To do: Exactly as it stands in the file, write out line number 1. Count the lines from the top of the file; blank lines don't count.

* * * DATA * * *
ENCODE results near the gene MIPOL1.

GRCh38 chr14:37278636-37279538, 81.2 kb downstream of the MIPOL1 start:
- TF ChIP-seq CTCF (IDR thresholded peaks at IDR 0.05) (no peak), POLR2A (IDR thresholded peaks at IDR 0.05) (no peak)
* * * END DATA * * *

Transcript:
ENCODE results near the gene MIPOL1.